"I have been staring at my screen for hours," Dr Wright wrote. "But I cannot summon the words to express the depth of my gratitude to those that have supported the bitcoin project from its inception."
"Australian Craig Wright identifies himself as bitcoin creator, ending years of speculation," declared the BBC.
For a brief, fleeting moment, it was case closed.
But social media site Reddit was quick to claim it had debunked his admission, spawning a number of conspiracy theories and pretty soon a torrent of sceptics rebutted Wright's claims.
Gregory Maxwell, a leading developer working on bitcoin's basic software wrote in an email to The New York Times that Dr Wright's evidence "demonstrates no connection between this person and bitcoin's creation".
"This is a scam," security researcher Dan Kaminsky wrote in a blog post during the frenzy. "Not maybe. Not possibly. Wright's done classic misdirection by generating different scams for different audiences."
As the dust eventually settled without an emphatic resolution, Wright retreated back into the shadows and the mystery endured. The consensus view was that Nakamoto remained out there.
Prior to Wright grabbing the spotlight, a raft of other potential candidates were accused of being behind bitcoin.
The list includes Irish cryptography student Michael Clear, Finnish game developer Vili Lehdonvirta, and even a trio of developers identified by US business magazine Fast Company.
Michael Clear, who at the time was a young graduate student in cryptography at Trinity College in Dublin, was accused by the New Yorker's Joshua Davis of being Satoshi Nakamoto in 2011.
In the end, Clear led Davis to another man who he eventually thought might be responsible: Finnish games developer and social economist Vili Lehdonvirta who supposedly "matched the profile of the [bitcoin] author on many levels".
But once again, it was a dead end.
There have been a handful of other names thrown in the ring over the years including a decentralised currency enthusiast named Nick Szabo who published a paper on "bit gold" which was considered to be a precursor to the famous cryptocurrency. Somewhat coincidentally he was also said to have been very interested in the use of pseudonyms.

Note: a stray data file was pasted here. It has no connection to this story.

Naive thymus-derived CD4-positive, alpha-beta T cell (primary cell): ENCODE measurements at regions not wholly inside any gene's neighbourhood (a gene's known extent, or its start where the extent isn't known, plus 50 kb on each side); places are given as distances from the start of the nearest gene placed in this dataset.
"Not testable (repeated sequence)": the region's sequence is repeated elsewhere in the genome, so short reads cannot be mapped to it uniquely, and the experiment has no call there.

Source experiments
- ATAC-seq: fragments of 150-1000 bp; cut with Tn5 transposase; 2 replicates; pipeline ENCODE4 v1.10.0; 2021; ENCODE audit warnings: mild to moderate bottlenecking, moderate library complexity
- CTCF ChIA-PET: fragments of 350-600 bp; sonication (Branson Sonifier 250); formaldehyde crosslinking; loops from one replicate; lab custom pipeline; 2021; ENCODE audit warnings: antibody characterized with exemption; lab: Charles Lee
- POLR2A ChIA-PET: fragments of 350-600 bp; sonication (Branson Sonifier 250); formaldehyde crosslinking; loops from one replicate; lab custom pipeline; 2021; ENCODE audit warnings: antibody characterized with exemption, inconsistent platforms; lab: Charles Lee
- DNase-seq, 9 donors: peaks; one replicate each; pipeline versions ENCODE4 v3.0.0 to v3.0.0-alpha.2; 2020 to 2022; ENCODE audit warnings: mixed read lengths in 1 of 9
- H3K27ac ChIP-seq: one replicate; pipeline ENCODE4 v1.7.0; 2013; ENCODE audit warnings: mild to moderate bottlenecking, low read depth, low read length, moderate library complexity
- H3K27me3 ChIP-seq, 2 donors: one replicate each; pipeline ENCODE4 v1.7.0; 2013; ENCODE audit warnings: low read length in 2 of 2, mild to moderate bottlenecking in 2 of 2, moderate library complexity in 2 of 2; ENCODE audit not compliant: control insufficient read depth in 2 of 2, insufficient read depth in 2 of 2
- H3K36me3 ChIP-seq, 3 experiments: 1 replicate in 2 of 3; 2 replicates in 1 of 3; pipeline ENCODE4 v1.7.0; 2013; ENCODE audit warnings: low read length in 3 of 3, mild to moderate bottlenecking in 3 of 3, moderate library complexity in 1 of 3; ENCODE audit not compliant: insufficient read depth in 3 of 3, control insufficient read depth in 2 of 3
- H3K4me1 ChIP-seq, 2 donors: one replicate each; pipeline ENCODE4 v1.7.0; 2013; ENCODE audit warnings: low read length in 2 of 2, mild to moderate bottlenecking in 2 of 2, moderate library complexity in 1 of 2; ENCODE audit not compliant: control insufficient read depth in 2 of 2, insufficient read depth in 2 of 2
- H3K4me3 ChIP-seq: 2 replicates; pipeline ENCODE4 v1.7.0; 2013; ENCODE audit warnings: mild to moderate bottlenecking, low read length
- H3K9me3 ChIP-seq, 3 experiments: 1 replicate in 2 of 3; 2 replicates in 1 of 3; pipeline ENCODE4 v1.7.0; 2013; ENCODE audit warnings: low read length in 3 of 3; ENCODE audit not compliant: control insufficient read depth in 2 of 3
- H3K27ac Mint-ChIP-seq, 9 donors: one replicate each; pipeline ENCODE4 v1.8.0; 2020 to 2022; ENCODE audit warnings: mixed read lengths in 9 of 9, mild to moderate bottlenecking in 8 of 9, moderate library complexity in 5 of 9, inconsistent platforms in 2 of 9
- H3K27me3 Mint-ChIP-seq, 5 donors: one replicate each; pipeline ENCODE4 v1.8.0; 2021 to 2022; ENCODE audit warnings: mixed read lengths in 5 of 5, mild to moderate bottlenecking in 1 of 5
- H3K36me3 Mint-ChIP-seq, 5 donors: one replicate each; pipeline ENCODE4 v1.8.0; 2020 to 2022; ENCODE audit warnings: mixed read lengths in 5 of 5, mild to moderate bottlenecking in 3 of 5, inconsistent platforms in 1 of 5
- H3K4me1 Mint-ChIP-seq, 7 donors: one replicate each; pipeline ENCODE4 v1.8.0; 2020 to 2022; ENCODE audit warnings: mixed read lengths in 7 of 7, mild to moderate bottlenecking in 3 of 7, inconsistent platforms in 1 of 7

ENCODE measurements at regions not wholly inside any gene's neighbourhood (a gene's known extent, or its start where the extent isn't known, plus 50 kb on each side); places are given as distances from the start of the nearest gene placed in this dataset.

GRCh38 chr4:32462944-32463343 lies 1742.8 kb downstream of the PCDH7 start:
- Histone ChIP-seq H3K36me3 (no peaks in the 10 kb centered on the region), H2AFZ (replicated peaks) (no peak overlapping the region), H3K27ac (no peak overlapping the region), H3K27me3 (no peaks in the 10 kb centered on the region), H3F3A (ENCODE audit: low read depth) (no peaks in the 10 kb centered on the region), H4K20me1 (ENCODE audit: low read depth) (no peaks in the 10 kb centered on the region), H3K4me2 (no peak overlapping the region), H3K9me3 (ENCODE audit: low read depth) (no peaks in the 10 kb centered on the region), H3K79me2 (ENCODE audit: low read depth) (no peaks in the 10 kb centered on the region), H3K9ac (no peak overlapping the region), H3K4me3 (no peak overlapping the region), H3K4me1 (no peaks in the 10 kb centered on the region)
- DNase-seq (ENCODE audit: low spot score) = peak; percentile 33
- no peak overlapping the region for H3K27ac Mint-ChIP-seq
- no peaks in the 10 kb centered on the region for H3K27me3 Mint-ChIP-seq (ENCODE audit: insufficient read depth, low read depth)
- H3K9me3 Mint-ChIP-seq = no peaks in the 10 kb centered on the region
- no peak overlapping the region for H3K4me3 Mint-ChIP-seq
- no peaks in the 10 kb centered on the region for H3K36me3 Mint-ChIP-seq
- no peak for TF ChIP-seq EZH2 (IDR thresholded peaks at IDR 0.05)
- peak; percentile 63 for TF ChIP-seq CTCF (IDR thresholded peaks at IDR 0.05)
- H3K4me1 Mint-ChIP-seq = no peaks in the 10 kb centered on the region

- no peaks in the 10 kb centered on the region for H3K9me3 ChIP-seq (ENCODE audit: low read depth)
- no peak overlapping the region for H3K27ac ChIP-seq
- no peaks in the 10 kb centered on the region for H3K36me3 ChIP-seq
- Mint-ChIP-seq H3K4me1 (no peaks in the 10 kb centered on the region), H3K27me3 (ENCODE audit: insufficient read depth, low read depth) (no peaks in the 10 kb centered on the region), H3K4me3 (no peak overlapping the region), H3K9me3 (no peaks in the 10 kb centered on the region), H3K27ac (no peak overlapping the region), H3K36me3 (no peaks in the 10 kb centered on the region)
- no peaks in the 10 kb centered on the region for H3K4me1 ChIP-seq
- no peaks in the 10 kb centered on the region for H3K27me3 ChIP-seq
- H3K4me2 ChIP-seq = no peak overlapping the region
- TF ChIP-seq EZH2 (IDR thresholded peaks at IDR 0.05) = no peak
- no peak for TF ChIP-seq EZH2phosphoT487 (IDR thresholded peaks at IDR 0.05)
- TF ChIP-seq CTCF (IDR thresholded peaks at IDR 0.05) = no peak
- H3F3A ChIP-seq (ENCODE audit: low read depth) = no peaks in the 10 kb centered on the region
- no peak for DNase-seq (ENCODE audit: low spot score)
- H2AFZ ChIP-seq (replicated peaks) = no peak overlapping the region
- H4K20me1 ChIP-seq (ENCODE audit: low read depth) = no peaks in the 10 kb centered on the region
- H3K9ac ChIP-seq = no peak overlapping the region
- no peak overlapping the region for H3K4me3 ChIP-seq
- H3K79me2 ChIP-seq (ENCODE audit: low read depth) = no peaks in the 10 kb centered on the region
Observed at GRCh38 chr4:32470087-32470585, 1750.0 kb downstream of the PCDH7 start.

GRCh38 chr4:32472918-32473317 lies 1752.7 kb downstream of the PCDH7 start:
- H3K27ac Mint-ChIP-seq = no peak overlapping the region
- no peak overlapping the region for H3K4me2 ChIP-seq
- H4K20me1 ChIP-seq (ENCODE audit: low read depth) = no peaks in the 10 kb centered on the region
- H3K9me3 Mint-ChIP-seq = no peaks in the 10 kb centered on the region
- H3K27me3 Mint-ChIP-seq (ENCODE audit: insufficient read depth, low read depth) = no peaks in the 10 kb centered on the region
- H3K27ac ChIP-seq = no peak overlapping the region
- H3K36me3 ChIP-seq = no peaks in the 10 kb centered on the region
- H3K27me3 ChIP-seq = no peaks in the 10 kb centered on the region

In 2015, Nathaniel Popper wrote in the New York Times that "the most convincing evidence pointed to a reclusive American man of Hungarian descent named Nick Szabo."
Like the others, however, he denied the charge and lashed out at the media for hounding him.
To date, arguably none of the potential Nakamoto candidates have commanded as much hype or degree of speculation as Australian Craig Wright, the only person to really welcome the accusation of being bitcoin's inventor.
THE POINTLESS GOOSE CHASE
The anonymity of its origin certainly isn't necessary for a cryptocurrency to flourish. A raft of other digital coin systems have been broadly adopted in recent years, often making their creators rich in the process.
This week Charlie Lee, the creator of litecoin which has a current market cap of $26 billion, announced he had cashed in all his holdings following a spectacular yearly rise in value of more than 8000 per cent.
It might add to the mystique of the most recognisable cryptocurrency that its inventor remains unknown. But for the true believers - who claim it will completely disrupt traditional fiat currencies - it is inconsequential who is behind it.
And it clearly doesn't matter to the huge number of people who have poured at least part of their savings into bitcoin in recent times. GOOSE CHAS
For now, Satoshi Nakamoto remains firmly in the realm of tech and financial folklore.
Despite countless investigations and analysis, nobody has managed to uncover the truth behind his or her identity.
But at least for the time being, their creation goes from strength to strength.